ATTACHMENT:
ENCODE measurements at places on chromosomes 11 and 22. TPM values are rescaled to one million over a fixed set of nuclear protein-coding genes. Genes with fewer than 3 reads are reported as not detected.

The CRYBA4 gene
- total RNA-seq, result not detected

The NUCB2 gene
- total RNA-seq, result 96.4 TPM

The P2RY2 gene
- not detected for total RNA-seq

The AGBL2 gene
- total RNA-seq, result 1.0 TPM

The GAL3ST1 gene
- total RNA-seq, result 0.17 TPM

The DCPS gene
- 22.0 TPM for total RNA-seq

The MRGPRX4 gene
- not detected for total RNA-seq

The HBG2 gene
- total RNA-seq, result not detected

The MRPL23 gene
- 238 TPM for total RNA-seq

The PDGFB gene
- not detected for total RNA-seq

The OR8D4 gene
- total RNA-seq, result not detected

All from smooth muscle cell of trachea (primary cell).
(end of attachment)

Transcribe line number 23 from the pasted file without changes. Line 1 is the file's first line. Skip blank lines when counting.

- total RNA-seq, result not detected